9. A storage container comprising at least two detachable sections each of which is made of a heat-insulating material and each of which is recessed such that when the two sections are brought together a space is formed within said container, a storage box made of a heat-conductive material accommodated in said space, and a thermo-block having a high heat-conductivity and arranged in heat-conducting contact with one wall of said box, said thermo-block comprising a sealable vessel containing a substance selected from the group consisting of deuterium oxide, undecyl cyanide, 4-bromo-decanoic acid and 2-bromo-decanoic acid.
10. A container as claimed in claim 9, wherein the interior of said vessel is provided with heat-conductive means serving to enlarge the effective surface area of said interior.
11. A container as claimed in claim 10, wherein said heat-conductive means are in direct contact with the walls of said vessel.
12. A container as claimed in claim 9, wherein said thermo-block further comprises crystallization inducing means effective to prohibit super-cooling of said substance.
13. A container as claimed in claim 12, wherein the crystallization inducing means comprises a pin having a relatively high heat-conductivity extending through a sleeve having a relatively low heat conductivity said pin and said sleeve extending sealingly through one wall of said thermoblock, and wherein one end of said pin protrudes from said sleeve so as to be in direct contact with said substance, and the other end of said pin extends beyond said one wall and into a cavity formed in the wall of the storage-container adjacent thereto in the closed position of said section or into engagement with said wall.
14. A container as claimed in claim 9, wherein means are provided for holding the box in a determined position in said space.
15. A container as claimed in claim 9, wherein the inwardly facing surfaces of at least two mutually opposite walls of the storage box are provided with strips of material of low heat-conductivity, said strips defining therebetween insulating air gaps.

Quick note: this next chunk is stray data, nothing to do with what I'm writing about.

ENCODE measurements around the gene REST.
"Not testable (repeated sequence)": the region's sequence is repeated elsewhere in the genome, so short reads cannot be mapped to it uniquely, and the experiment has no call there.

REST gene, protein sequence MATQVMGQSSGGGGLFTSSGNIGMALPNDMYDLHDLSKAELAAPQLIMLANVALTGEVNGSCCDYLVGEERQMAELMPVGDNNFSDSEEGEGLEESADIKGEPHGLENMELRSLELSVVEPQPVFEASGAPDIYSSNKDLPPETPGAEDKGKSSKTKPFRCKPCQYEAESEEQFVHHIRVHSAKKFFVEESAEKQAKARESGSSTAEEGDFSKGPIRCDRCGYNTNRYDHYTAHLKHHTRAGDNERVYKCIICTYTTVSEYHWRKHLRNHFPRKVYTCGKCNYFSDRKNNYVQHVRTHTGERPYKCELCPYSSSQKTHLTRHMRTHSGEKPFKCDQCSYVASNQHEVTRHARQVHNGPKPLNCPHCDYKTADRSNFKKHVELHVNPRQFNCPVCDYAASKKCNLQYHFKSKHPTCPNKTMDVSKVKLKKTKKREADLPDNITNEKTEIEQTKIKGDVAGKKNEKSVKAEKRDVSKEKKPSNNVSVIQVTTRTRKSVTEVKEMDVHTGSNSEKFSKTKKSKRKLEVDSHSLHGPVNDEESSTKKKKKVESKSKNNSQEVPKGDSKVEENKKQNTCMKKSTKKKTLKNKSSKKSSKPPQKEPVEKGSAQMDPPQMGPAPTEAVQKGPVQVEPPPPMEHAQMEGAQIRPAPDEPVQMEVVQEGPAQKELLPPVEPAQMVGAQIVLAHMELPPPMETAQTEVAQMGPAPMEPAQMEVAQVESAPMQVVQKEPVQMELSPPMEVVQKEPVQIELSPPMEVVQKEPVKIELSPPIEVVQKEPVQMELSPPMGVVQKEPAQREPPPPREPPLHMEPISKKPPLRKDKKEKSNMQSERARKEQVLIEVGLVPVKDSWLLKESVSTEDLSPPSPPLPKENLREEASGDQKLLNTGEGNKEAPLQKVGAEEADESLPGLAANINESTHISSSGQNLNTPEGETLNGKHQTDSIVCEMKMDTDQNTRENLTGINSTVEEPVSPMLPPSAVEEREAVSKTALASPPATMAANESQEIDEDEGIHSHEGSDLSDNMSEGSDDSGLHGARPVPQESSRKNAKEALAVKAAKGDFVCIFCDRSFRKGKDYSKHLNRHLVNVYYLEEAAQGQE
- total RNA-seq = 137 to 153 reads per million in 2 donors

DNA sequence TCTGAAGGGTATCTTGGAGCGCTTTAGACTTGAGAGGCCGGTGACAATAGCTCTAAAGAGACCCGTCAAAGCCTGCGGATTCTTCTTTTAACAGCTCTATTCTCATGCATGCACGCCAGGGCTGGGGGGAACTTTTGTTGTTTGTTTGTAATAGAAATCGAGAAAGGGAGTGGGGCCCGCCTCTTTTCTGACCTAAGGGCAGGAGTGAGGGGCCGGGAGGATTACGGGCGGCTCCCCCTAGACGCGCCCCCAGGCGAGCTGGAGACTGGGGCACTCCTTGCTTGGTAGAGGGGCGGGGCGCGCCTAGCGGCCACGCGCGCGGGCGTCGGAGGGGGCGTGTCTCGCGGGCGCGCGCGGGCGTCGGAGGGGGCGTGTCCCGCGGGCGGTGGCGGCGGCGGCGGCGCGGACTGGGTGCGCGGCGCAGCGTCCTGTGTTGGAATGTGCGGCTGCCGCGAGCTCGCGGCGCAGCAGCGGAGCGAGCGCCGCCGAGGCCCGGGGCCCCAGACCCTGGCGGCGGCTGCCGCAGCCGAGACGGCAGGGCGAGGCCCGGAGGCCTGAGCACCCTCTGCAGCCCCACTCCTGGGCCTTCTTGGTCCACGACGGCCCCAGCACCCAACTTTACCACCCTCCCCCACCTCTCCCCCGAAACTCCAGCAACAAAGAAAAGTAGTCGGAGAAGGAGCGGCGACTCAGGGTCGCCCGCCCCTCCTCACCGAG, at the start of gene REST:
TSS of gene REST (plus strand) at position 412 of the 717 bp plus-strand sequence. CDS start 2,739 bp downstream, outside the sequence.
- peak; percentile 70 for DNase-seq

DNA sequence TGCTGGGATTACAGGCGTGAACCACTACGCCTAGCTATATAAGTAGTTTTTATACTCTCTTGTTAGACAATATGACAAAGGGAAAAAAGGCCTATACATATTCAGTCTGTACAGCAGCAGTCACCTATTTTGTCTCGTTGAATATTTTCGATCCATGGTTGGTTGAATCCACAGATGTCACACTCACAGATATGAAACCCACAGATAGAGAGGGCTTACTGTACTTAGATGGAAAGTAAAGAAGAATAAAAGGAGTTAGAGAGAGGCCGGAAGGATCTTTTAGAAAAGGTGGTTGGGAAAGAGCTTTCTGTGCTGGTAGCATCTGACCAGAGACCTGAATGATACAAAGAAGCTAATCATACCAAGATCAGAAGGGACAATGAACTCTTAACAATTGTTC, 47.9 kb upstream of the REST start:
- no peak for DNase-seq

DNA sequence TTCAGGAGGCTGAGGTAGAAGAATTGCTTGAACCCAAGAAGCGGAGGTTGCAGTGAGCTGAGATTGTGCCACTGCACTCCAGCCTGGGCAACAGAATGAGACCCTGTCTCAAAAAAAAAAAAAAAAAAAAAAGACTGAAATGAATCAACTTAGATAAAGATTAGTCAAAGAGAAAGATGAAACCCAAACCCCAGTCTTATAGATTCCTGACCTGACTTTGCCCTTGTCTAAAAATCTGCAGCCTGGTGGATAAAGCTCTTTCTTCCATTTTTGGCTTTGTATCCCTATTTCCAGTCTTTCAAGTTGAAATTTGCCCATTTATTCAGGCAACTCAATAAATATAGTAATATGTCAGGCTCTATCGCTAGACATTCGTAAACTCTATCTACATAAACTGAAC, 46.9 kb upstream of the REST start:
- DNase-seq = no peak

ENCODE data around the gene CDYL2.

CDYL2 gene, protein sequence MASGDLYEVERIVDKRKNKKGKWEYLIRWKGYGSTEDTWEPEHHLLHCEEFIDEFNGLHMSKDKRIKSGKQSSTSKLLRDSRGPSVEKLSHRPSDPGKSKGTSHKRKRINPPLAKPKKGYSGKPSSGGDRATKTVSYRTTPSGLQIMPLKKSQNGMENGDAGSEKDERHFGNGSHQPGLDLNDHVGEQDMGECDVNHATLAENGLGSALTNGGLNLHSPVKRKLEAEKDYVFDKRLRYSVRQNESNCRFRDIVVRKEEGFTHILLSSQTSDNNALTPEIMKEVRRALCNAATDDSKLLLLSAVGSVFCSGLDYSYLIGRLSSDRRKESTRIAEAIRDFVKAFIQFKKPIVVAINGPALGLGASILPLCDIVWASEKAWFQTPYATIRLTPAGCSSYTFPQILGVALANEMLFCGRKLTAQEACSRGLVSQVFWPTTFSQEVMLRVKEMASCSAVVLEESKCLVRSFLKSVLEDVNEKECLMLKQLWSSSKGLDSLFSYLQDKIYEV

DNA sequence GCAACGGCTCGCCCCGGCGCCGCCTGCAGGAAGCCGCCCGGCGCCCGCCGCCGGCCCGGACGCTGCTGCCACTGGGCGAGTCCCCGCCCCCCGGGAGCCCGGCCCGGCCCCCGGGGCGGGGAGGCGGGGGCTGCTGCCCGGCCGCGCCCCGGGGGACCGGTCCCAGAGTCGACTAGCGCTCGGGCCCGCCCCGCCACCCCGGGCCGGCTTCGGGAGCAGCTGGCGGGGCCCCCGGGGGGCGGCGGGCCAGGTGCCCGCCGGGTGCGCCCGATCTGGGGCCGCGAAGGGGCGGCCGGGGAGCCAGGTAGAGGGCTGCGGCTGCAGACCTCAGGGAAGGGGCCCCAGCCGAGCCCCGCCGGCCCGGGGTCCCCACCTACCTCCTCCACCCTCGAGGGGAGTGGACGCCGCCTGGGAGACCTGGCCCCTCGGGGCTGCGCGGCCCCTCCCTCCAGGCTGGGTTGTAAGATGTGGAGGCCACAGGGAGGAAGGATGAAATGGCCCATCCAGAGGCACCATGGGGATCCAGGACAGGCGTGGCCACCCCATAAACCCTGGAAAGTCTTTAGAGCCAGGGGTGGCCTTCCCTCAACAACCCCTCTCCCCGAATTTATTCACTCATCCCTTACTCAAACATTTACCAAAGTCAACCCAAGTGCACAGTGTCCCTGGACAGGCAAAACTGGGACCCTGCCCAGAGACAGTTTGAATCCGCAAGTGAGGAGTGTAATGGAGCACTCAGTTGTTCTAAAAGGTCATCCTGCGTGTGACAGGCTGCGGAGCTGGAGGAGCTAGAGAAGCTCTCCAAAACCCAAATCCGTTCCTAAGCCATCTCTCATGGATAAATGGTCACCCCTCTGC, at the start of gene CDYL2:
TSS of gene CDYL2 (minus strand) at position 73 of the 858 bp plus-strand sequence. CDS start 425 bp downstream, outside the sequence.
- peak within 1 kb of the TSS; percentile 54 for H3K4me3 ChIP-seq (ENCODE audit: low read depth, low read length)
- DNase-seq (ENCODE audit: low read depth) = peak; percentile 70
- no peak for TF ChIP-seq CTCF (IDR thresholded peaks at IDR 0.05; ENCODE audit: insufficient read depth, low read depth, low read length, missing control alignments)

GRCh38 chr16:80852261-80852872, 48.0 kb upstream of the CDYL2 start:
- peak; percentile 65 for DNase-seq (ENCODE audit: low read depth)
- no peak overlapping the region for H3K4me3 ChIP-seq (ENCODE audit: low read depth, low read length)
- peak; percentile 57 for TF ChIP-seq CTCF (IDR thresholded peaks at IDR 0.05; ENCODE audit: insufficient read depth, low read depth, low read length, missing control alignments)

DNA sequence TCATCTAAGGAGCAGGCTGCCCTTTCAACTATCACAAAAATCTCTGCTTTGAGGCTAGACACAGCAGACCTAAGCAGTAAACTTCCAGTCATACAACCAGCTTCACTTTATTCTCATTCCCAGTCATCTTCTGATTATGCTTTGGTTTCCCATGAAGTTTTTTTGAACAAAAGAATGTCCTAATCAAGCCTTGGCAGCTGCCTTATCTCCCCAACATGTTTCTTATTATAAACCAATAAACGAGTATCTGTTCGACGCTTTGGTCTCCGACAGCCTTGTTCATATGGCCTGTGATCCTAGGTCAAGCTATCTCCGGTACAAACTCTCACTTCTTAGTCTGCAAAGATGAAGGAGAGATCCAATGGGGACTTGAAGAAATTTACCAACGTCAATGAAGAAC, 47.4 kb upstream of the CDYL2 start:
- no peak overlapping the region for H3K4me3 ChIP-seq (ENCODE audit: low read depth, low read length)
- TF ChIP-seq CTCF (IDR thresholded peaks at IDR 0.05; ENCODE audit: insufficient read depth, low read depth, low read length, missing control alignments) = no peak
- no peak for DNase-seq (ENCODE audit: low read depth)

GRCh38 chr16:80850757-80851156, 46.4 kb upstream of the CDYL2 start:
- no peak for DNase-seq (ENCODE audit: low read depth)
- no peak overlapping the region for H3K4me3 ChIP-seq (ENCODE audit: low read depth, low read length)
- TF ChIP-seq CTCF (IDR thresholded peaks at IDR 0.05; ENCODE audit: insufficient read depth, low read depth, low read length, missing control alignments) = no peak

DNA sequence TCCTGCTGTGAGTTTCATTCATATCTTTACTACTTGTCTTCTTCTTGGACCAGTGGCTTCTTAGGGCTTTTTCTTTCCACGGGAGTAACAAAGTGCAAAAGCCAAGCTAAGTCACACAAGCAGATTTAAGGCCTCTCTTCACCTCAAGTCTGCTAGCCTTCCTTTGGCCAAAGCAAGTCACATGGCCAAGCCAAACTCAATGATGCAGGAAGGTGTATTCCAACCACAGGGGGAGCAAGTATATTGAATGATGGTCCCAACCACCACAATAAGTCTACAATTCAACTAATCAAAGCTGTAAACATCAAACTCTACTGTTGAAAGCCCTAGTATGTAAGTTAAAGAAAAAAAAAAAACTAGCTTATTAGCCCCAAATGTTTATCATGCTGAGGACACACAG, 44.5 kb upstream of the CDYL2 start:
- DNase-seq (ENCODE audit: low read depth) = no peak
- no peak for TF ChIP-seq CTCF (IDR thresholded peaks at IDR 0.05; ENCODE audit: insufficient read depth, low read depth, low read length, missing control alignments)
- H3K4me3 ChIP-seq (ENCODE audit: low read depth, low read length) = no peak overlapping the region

16. A container as claimed in claim 15, wherein said strips are made of cork.
17. A container as claimed in claim 15, wherein said strips are made of foamed polyurethane.
18. A container as claimed in claim 15, in which the thermo-block is arranged within the storage box so all sides of said block except one are in contact with cooperating sides of the box, wherein said one side is provided with strips of material of low heat-conductivity defining insulating air gaps therebetween.
19. A container as claimed in claim 1, in which the storage box is smaller than said space, whereby a heat insulating gap is formed around said box.
20. A container as claimed in claim 19, wherein said gap is from 5-15 mm in width.
Description

The present invention relates to apparatus for storing goods which are highly sensitive to deviations from a specific given temperature, and more particularly although not exclusively to such apparatus in which one or more thermo blocks, i.e. a container containing a single chemical substance having a suitable, well-defined melting point is or are arranged in thermal-conductive connection with a closed container having a high thermal conductivity the goods prior to being stored being brought to a temperature within the tolerable temperature limits for the goods, while the thermo block is brought to a temperature which deviates from the tolerance temperature in the other direction, towards an expected ambient temperature.